‘I’d have to read each line many times,’ he said. ‘I’d have to line up each paragraph to get all four corners symmetrically in my visual field.’ Besides this lining up of each paragraph, and sometimes of each line, he was beset by the need to ‘balance’ syllables and words, by the need to ‘symmetrize’ the punctuation in his mind, by the need to check the frequency of a given letter, and by the need to repeat words or phrases or lines to himself. All this made it impossible to read easily and fluently. Those problems are still with him, and make it difficult for him to skim quickly, to get the gist, or to enjoy fine writing or narrative or poetry. But they did force him to read painstakingly and to learn his medical texts very nearly by heart.
The inner demand for symmetry is a common feature in OCD, too, but Bennett’s is obviously a severe and particular manifestation of it. That he overcame it sufficiently to qualify as a surgeon says a lot about his patience and resolve.
Readers might also be interested in my earlier post on Alexander Luria’s The Man with a Shattered World; it includes a short video of Oliver Sacks talking about Luria’s work and its influence on Sacks himself as both scientist and storyteller.
An Anthropologist on Mars, incidentally, owes its memorable title to a phrase from Temple Grandin, as I mentioned in a recent post on the semantic scope of Martian.
This entry was posted on Wednesday, July 8th, 2015 at 1:56 pm and is filed under books, language, science, stories. You can follow any responses to this entry through the RSS 2.0 feed. You can leave a response, or trackback from your own site.
Any disease introduces a doubleness into life--an "it," with its own needs, demands, limitations. With Tourette's, the "it" takes the form of explicit compulsion, of a multitude of explicit compulsions: one is driven to do this, to do that, against one's will. Tourette's may seize control at any time. Being "taken over" or "possessed" can be more than a figure of speech for someone with severe Tourette's, and no doubt in the Middle Ages Tourette's was sometimes seen as "possession." (Tourette himself was fascinated by the phenomenon of "possession," and wrote a play about the epidemic of demonic possession in medieval Loudun.)
But the relation of disease and self, "it" and "I," can be particularly complex in Tourette's, especially if it has been present from early childhood, growing up with the self, intertwining itself in every possible way. The Tourette's and the self shape themselves each to the other, come more and more to complement each other, until finally, like a long-married couple, they become a single, compound being. This relation is often destructive, but it can also be constructive, can add speed and spontaneity, and a capacity for unusual and sometimes startling performance. For all its intrusiveness, Tourette's may be used creatively, too.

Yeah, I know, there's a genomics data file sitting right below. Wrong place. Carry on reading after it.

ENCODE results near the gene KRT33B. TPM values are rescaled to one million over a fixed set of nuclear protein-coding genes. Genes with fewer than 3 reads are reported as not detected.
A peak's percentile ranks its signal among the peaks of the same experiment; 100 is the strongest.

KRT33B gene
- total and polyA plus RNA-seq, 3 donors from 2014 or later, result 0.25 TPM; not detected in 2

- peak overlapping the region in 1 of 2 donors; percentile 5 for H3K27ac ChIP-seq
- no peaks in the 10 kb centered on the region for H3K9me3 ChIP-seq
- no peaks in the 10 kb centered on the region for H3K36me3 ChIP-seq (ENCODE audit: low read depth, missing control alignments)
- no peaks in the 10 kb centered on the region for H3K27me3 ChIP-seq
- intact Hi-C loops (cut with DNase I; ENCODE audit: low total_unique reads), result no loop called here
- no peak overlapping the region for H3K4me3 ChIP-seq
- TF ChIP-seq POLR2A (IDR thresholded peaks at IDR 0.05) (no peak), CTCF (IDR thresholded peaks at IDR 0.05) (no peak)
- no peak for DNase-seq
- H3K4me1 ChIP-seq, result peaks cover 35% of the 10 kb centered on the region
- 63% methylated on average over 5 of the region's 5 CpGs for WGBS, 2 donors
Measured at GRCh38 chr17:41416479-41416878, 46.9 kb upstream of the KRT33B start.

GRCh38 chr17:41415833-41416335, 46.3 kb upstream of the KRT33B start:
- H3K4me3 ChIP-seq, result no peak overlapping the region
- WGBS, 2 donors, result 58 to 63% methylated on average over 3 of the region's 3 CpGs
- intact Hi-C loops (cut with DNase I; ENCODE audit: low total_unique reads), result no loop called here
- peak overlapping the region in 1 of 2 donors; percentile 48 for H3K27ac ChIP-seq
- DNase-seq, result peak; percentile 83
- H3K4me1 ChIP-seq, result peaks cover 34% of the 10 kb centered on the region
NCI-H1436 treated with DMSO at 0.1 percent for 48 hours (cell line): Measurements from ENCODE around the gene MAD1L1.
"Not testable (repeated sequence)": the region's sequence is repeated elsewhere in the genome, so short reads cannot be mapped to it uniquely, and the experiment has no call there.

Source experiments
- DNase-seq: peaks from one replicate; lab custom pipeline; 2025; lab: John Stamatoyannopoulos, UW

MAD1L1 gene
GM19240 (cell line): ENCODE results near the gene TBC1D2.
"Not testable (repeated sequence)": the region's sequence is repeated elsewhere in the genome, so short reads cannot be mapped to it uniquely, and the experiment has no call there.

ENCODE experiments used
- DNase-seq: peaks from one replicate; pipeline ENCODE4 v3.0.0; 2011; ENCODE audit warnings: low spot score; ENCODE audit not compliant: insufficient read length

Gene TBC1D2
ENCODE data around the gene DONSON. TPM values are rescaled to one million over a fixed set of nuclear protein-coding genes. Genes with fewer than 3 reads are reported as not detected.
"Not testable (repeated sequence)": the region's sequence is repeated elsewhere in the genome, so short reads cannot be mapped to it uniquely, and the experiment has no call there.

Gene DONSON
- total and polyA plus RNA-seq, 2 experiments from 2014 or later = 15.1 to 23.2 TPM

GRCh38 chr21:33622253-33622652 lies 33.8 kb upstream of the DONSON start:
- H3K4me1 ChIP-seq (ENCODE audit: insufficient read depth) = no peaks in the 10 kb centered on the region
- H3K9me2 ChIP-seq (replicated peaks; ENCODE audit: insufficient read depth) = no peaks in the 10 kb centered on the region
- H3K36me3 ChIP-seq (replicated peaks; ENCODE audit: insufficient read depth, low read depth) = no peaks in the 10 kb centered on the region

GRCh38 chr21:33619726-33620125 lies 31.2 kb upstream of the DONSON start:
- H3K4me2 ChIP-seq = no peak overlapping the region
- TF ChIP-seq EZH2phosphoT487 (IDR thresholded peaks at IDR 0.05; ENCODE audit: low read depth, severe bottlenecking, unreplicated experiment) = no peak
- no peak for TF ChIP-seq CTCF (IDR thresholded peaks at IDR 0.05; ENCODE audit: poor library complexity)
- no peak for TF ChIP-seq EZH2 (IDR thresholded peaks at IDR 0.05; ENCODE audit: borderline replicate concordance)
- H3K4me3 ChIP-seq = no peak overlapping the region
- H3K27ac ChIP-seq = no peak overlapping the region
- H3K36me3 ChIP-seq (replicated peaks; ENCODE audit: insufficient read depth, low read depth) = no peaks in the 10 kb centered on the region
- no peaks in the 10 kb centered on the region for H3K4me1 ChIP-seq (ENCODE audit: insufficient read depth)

Yet in the years after its first delineation, Tourette's tended to be seen not as an organic but as a "moral" disease--an expression of mischievousness or weakness of the will, to be treated by rectifying the will. From the nineteen-twenties to the nineteen-sixties, it tended to be seen as a psychiatric disease, to be treated by psychoanalysis or psychotherapy; but this, on the whole, proved ineffective, too. Then, with the demonstration, in the early sixties, that the drug haloperidol could dramatically suppress its symptoms, Tourette's was regarded--in a sudden reversal--as a chemical disease, the result of an imbalance of a neurotransmitter, dopamine, in the brain. But all these views are partial, and reductive, and fail to do justice to the full complexity of Tourette's, which may be almost as complex as human nature itself. Neither a biological nor a psychological nor a moral-social viewpoint is adequate; we must see Tourette's simultaneously from all three perspectives--as a biopsychosocial disorder. And one that is far from uncommon: it affects perhaps one person in a thousand.